Make sure supplier REACH declarations are full and complete. Mike Kirschner post an article on TTI Market Eye explaining some tips and common issues for suppliers.
Making Sure Supplier REACH Declarations are Full and Complete
My last column focused on how to improve component- and material-level RoHS compliance declarations or “certificates of compliance” (CofCs). Most OEMs also request compliance declarations for the EU REACH Regulation, (EC) 1907/2006.
REACH has three relevant aspects with which to declare compliance; two of these are important to all OEMs that place products on the EU market. These two important aspects are Annex XVII restricted substances and the Article 33-related disclosure of the presence of candidate list substances of very high concern (SVHCs).
The third aspect is the use of SVHCs listed in Annex XIV. These are SVHCs that require authorization by ECHA to be used by manufacturers within the EU; thus this is only relevant if the supplier has a manufacturing facility in the EU.
I continue to see plenty of REACH CofCs that make no statement regarding the restricted substances listed in Annex XVII. If you are going to state compliance with a regulation, then be sure your statement covers all relevant requirements.
I also often see REACH SVHC declarations that spend pages and pages re-stating every single SVHC substance. This, to me, is a waste of electrons and file storage space: we all know where the list is and the declaration can simply point to the list, if necessary. By the way, very soon suppliers will have to provide more detailed information regarding SVHCs so that data can be entered into ECHA’s SCIP database.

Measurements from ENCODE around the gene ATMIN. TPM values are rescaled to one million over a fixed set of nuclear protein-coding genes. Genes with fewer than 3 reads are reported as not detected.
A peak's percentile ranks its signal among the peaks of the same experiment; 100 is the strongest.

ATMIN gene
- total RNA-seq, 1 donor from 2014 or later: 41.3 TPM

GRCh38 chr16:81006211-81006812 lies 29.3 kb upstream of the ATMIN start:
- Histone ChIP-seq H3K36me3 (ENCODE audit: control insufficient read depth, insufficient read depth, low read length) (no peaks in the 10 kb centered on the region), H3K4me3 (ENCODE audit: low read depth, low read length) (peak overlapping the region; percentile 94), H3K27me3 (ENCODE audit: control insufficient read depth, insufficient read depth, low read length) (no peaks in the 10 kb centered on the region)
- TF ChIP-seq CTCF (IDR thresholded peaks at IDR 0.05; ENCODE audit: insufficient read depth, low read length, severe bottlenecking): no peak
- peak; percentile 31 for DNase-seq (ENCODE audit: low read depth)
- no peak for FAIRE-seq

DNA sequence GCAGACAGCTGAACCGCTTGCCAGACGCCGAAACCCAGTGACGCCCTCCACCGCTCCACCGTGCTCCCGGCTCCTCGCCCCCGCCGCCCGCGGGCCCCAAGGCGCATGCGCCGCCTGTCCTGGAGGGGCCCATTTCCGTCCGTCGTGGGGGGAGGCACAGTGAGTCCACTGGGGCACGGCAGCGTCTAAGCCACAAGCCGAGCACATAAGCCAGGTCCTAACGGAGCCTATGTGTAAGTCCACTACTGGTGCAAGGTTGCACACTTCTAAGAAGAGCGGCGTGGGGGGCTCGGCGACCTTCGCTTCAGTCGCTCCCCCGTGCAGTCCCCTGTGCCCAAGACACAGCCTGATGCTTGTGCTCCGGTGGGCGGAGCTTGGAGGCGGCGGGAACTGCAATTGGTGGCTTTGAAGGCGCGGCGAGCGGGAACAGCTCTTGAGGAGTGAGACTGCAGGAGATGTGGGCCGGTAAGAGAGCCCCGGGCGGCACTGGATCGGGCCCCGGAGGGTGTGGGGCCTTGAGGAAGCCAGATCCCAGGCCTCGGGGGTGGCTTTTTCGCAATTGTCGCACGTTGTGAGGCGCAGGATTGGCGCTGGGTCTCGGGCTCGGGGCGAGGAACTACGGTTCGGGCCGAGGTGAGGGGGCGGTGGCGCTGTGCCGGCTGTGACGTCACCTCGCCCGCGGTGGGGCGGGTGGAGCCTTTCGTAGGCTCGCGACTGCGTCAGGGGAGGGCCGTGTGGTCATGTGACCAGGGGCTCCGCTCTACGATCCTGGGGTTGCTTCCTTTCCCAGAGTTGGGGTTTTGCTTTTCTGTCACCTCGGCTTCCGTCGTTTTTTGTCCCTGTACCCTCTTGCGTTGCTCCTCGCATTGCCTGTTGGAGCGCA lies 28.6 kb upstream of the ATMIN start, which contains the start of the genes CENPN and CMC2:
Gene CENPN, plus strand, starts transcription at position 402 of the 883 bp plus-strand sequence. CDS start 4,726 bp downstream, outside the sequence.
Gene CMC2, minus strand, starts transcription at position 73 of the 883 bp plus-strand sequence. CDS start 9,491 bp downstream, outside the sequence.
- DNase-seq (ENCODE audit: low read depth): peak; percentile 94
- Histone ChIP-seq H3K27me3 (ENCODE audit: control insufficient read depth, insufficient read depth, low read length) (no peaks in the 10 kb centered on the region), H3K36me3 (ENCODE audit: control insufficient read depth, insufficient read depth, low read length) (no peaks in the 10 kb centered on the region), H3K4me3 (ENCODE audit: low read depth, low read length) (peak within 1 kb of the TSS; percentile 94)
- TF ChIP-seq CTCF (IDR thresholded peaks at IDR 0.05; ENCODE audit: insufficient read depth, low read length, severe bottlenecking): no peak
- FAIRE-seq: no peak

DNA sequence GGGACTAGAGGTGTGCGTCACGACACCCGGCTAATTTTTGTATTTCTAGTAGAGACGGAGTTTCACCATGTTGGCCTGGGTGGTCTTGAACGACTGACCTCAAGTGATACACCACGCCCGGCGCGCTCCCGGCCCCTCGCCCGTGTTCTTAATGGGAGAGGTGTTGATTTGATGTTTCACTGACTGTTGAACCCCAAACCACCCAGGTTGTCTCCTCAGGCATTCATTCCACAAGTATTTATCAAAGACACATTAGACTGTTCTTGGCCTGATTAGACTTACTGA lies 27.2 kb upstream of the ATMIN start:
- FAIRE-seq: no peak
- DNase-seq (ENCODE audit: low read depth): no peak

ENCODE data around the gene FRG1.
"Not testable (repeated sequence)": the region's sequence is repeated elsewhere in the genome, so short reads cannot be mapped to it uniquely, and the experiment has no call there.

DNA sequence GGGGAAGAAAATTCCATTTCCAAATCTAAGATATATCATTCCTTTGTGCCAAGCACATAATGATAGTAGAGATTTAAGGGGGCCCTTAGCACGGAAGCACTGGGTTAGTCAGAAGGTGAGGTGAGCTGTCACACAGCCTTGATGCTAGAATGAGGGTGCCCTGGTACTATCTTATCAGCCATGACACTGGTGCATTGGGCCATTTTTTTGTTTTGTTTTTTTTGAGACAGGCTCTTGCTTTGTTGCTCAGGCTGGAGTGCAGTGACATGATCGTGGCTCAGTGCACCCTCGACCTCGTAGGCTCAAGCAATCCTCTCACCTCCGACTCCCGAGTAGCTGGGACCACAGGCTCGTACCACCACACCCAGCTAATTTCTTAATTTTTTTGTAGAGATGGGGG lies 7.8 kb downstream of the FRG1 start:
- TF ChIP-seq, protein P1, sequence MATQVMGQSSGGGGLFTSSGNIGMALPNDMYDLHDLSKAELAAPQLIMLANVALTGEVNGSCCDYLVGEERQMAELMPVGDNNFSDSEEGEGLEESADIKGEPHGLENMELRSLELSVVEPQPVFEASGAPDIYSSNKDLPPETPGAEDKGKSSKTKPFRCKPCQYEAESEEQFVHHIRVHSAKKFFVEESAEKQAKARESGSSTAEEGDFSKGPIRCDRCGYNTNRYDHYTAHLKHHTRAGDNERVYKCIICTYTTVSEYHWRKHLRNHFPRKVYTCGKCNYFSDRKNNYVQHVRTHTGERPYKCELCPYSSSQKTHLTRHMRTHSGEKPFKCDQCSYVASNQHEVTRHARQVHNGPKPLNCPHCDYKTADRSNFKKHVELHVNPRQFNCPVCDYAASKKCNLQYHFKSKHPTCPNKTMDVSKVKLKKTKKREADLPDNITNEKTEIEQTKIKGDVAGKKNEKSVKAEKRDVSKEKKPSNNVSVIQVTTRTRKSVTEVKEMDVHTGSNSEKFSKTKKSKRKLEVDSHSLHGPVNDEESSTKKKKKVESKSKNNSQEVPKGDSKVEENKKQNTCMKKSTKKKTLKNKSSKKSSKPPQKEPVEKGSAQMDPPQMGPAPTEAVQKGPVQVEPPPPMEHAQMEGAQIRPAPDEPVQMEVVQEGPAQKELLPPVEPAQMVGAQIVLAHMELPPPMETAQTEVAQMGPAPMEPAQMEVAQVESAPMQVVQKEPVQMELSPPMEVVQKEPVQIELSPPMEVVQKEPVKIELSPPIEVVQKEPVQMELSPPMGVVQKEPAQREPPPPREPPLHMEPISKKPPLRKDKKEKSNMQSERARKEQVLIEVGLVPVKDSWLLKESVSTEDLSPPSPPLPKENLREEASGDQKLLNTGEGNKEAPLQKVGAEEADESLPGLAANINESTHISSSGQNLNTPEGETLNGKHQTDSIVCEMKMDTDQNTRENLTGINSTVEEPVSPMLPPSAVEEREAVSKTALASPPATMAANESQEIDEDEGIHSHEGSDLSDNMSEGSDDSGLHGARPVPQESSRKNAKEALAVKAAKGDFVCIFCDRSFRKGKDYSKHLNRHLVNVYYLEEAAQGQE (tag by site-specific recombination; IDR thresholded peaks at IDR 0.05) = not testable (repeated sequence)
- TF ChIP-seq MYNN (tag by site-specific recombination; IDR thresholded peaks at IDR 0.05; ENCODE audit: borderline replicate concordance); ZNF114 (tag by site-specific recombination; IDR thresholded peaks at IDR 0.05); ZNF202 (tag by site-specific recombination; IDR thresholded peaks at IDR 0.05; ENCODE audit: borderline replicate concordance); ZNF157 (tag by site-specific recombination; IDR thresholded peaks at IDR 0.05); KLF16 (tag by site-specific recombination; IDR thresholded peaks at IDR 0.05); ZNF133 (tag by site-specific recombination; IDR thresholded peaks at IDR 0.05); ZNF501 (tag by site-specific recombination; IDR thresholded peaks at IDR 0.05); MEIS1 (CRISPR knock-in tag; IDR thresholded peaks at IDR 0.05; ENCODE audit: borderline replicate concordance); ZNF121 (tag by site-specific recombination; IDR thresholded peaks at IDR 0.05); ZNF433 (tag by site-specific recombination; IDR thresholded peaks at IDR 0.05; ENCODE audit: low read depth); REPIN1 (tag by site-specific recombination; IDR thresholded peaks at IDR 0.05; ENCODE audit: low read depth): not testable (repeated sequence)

I rarely see references to Annex XIV. This is a generally acceptable omission: these days, most suppliers are not based in the EU and do not have manufacturing facilities located there. However, if a supplier is located in or has a manufacturing location in the EU, a customer’s inquiry to them should also include a request for a statement about whether they are authorized to use any Annex XIV substances. (This is a circumstance OEM customers should be aware of: understanding where supplier facilities are located is an important aspect of the supplier approval process because it informs political, geographic, geopolitical and regulatory risk assessments.)
These questions from customers may drive further discussion about the nature of Annex XIV substances used, and any plans suppliers may have for replacement or other alternatives.
Proposed Changes to Model Toxics in Packaging Legislatiom
As stated on the TPCH website:
The Toxics in Packaging Clearinghouse (TPCH) maintains the Model Toxics in Packaging Legislation and coordinates implementation of state legislation, based on the Model, on behalf of its member states, with the goal of promoting consistency across states. TPCH is a resource and single point of contact for companies seeking information on toxics in packaging requirements or an exemption.
Nine states in the USA are TPCH members, and ten more have legislation based on the TPCH model.